Washington Ballet Dancer Dies After Being Hit by Car
Tuesday, February 24, 2009
The Washington Ballet was reeling yesterday from the death of one of its Studio Company members, who was hit by a car on Friday after a performance at Harford Community College in Bel Air, Md.
Mary Saludares, 20, "was one of the most joyful and positive people I've ever met," said Washington Ballet Artistic Director Septime Webre, who heads the small Studio Company, a pre-professional trainee program for young dancers. Less than two weeks ago, local audiences had seen Saludares dance in the corps of the Washington Ballet's performances of "La Sylphide" at the Kennedy Center.
On Friday, Saludares had danced a pas de deux in George Balanchine's "Who Cares?" and returned to her hotel along with staff members and the other Studio Company dancers. The dancers' plan was to spend the rest of the evening watching a movie, ballet officials said yesterday, and Saludares and two other company members decided to walk across the highway to a convenience store for snacks.
They didn't make it. Bel Air police say Saludares dashed in front of an oncoming Chevy Impala about 10 p.m. while crossing Route 24. She was pronounced dead at Upper Chesapeake Medical Center an hour and a half later. The driver was not charged.
Webre had left Bel Air after the performance to drive guest choreographer Brian Reeder, who had created a work for the group, to Washington. He rushed back after learning of the accident. Performances that had been slated for Saturday at the College of Southern Maryland in La Plata and Sunday at Howard Community College in Columbia were canceled. Saludares's brother has flown in from the Philippines, Webre said; her parents, who also live in the Philippines, are expected to follow.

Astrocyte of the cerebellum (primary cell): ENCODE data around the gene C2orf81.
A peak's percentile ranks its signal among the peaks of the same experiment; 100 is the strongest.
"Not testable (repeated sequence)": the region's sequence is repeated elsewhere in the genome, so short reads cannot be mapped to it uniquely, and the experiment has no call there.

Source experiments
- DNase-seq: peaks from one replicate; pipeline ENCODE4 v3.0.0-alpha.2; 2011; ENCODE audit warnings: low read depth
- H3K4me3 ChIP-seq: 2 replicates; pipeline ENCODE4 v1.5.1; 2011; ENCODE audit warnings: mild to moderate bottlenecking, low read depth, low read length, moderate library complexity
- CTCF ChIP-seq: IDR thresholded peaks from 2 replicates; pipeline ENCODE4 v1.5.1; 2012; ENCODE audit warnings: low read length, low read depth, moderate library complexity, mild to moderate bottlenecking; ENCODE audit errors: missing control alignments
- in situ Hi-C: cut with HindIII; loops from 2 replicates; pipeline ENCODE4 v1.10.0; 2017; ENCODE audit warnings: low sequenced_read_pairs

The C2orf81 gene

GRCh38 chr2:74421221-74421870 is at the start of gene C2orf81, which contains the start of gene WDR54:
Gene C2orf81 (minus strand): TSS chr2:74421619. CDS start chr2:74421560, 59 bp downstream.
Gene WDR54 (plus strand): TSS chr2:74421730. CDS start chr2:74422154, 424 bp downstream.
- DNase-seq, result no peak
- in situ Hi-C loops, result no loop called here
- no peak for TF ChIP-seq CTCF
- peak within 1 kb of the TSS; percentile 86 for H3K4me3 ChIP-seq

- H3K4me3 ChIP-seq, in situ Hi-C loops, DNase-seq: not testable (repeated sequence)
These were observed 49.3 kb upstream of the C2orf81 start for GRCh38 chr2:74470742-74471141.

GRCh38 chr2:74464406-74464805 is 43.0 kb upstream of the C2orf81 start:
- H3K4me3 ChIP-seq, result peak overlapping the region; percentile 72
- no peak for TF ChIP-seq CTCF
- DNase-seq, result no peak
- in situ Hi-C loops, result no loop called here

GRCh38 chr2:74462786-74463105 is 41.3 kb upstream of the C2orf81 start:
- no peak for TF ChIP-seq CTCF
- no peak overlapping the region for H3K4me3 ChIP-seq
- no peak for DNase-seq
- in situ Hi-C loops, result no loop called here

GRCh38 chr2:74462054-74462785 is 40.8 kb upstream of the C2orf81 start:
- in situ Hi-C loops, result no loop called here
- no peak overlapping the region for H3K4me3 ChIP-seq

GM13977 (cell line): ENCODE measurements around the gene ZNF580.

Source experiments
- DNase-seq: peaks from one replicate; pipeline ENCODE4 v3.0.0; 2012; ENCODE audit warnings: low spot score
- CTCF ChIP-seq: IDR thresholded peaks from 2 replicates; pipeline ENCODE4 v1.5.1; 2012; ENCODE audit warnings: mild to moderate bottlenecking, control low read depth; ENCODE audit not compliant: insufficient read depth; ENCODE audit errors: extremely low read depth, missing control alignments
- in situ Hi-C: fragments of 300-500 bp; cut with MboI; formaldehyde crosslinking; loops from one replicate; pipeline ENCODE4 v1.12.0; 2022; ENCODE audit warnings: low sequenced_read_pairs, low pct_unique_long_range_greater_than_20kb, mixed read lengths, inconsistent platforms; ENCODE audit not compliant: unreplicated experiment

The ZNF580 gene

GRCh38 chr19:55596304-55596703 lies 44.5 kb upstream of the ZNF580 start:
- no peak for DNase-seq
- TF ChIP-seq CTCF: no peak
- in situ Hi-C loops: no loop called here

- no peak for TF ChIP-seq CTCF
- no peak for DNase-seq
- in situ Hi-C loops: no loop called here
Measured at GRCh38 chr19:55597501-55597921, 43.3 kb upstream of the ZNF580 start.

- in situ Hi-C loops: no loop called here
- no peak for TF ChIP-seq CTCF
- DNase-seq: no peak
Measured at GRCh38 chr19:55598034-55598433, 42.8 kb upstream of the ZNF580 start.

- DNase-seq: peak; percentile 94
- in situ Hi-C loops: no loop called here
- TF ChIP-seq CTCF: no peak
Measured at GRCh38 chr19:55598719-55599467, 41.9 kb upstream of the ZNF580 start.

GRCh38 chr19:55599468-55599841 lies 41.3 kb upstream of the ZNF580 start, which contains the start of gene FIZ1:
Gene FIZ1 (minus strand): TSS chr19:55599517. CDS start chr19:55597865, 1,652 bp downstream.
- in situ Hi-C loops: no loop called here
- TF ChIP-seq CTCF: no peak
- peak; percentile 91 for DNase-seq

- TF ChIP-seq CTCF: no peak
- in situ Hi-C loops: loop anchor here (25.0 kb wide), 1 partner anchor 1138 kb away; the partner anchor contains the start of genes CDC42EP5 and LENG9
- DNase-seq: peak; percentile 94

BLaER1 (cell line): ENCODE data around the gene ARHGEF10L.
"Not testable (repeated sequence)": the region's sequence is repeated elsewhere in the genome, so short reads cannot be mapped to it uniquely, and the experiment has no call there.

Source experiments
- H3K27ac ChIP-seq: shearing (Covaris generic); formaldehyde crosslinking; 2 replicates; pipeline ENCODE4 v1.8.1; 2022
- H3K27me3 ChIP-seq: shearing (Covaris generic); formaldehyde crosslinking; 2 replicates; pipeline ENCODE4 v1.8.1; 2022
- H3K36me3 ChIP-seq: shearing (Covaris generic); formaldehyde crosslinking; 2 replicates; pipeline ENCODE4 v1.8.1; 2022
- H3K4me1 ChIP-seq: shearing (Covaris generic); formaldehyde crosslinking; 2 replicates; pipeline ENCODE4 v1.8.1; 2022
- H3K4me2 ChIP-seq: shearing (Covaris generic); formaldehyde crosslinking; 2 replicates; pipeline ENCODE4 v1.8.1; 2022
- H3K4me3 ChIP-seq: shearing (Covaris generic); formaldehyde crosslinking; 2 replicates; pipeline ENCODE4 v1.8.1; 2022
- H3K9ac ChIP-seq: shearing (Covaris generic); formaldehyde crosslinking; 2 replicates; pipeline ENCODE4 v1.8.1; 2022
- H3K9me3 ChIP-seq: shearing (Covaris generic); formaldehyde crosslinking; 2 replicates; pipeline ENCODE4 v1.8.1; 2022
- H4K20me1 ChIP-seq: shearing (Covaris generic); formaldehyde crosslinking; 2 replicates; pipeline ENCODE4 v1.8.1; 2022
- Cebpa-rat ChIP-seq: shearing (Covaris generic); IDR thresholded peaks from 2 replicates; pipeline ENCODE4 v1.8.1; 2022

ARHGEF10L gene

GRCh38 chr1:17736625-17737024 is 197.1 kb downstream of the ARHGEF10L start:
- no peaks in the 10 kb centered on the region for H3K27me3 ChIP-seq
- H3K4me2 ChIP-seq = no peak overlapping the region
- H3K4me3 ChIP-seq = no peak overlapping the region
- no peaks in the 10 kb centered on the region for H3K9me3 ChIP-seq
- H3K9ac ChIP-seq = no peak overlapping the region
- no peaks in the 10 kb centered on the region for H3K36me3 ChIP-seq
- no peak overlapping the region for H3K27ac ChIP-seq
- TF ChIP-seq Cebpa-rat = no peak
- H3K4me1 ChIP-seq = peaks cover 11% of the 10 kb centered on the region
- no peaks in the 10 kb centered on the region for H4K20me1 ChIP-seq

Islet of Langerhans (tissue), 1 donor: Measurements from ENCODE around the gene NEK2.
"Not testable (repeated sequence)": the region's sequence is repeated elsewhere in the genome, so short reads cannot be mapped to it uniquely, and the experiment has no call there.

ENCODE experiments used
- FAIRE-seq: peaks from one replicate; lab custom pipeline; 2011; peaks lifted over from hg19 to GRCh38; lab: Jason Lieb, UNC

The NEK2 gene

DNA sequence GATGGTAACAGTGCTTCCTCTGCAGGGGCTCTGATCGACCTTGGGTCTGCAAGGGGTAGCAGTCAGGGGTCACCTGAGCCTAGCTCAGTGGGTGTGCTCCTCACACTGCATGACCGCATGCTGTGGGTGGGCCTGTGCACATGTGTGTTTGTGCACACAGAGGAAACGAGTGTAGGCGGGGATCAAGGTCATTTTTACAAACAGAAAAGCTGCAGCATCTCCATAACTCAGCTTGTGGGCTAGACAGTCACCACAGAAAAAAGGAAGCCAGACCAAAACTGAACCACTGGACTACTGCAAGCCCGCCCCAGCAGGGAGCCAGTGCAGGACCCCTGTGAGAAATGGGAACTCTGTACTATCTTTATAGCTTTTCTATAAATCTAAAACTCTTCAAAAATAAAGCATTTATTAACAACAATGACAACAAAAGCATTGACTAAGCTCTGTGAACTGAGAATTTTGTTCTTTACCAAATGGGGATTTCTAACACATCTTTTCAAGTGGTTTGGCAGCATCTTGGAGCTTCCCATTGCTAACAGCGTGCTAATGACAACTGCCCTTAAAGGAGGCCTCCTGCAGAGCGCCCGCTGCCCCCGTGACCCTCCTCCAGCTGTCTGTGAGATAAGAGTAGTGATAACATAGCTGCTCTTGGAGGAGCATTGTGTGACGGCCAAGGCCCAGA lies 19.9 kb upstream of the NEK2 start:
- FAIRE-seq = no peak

Webre, reached in his office yesterday, said he had just been replaying the DVD of Saludares's Washington School of Ballet graduation performance last spring, at which she had danced the difficult role of Odette in the Act 2 pas de deux from "Swan Lake." "She had such a startling maturity and vulnerability and beauty," he said.
Saludares also had "an uncomplicated view of the world," Webre said, and she had given him a taste of that just before the curtain went up at Friday's show. Webre had come onstage to speak about the international nature of the Studio Company, describing dancers from Romania, Japan, Australia and Brazil. But he blanked on the Philippines, he said, and later apologized to Saludares backstage. "Oh, that's okay," Saludares told him. "Today I'm an honorary Brazilian." During intermission, he said, he caught sight of her practicing the samba, laughing and joking with her Brazilian colleagues.
The Washington Ballet has established a fund to defray the Saludareses' funeral expenses, and plans to hold a memorial service early next month, though a date has not been set.